- How many performance indicators should be selected per agency/program?
- Should the indicators be selected by agency staff, legislators or in collaboration between the two?
- How integrated should the performance information be in the budgeting process?
- How, if at all, should performance data be monitored and verified to ensure accuracy?
- How often shall data be collected to measure the extent of success on the selected metrics?
- What shall the approach be towards programs/agencies that are performing poorly as per the indicators, but serve an important function in the opinions of the legislators?
- Has adoption of: Common.  A large majority of US state governments have adopted performance based budgeting procedures. However, the extent to which resources are allocated purely on performance indicators is limited.
- Notable entities who have implemented or adopted this policy include:
- Electeds - Local Legislators. Rationale: The PBB procedure allows for more meaningful funding decisions based on evidence. Allows legislators to justify changes in funding to constituents.
- Electeds - State and Provincial Legislators. Rationale: The PBB procedure allows for more meaningful funding decisions based on evidence. Allows legislators to justify changes in funding to constituents.
- Government Agencies - Independent Budget Offices. Rationale: The PBB procedure is believed to be a more sophisticated, transparent and accountable policy approach to budgeting.
- Constituents- All taxpayers. Rationale: The PBB procedure increases transparency and accountability in the government budgeting process.
- Government Agencies - Departments of Budgets. Rationale: PBB may increase the burden of budget preparation and presentation, making it a lot more tedious.
- Government Agencies - All Departments of Direct Public Service Provision. Rationale: The PBB process affects this group of government agencies the most and may result in budget cuts. It also leads to considerably heavier work load for performance data collection and management.
- Performance-Based Program Budgeting in Context: History and Comparison Gary, VanLandingham. "Performance-Based Program Budgeting in Context: History and Comparison." Office of Program Policy Analysis and Government Accountability (1997). Provides a historical background on PBB in Florida and makes comparisons with some other states.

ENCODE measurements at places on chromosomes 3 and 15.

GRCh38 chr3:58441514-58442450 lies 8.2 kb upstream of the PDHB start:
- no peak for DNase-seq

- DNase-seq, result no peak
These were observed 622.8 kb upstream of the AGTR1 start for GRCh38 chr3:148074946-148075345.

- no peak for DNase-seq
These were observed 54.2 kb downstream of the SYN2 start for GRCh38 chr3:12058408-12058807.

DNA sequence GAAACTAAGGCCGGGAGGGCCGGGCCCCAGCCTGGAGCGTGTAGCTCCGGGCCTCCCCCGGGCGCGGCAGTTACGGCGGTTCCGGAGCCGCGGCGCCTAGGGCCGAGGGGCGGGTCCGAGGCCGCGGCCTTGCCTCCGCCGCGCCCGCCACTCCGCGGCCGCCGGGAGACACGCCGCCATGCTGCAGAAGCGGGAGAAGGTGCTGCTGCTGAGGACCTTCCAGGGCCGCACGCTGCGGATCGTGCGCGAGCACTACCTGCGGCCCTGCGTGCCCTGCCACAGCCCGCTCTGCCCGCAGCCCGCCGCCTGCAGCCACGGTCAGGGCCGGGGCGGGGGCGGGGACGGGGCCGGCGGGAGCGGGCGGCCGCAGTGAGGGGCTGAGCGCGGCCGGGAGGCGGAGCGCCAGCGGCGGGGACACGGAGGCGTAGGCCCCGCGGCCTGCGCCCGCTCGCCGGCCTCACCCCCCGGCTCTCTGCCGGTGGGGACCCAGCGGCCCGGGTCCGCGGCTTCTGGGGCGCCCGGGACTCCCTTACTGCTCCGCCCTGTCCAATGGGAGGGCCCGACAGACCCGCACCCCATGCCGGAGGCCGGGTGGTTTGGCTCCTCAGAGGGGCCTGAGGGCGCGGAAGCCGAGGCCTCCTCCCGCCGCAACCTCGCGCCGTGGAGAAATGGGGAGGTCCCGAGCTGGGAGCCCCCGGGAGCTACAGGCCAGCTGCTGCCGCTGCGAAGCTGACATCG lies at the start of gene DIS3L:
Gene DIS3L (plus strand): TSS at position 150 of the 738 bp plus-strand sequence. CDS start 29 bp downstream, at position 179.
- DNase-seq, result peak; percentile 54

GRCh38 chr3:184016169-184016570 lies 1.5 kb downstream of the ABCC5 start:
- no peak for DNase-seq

- A Basic Model of Performance-Based Budgeting Robinson, Marc, and Mr Duncan Last. A Basic Model of Performance-Based Budgeting. International Monetary Fund, 2009. Provides a basic outline of the PBB model and considerations that need to be made.
- Performance-based budgeting: beyond rhetoric Moynihan, Donald P. "Performance-based budgeting: beyond rhetoric." (2003). This policy brief from the World Bank touches upon the experience of the US with PBB and lessons that can be learned.
- Commentary on PBB in American Local Governments: It’s More than a Management Tool Ho, Alfred Tat‐Kei. "PBB in american local governments: it's more than a management tool." Public Administration Review 71.3 (2011): 391-401. This paper covers the various ways in which PBB can be leveraged to achieve better results.
- Performance Based Budgeting: Opportunities and Considerations SEIU 1000 Research Department. "Performance Based Budgeting: Opportunities and Considerations." (2010). Besides providing a general overview of the PBB procedures, this paper analyzes the efforts California has made towards adopting PBB.
- Performance Based Budgeting: Fact Sheet. The National Conference of State Legislatures (NCSL) has provided a very resourceful and succint summary of PBB.
- Legislative Performance Budgeting Another NCSL resource that highlights which states have adopted PBB.
- The Performance Management and Budget System of the City of Sunnyvale, California Sunnyvale has successfully integrated PBB into their decision making systems and this paper highlights the course and trajectory of that success.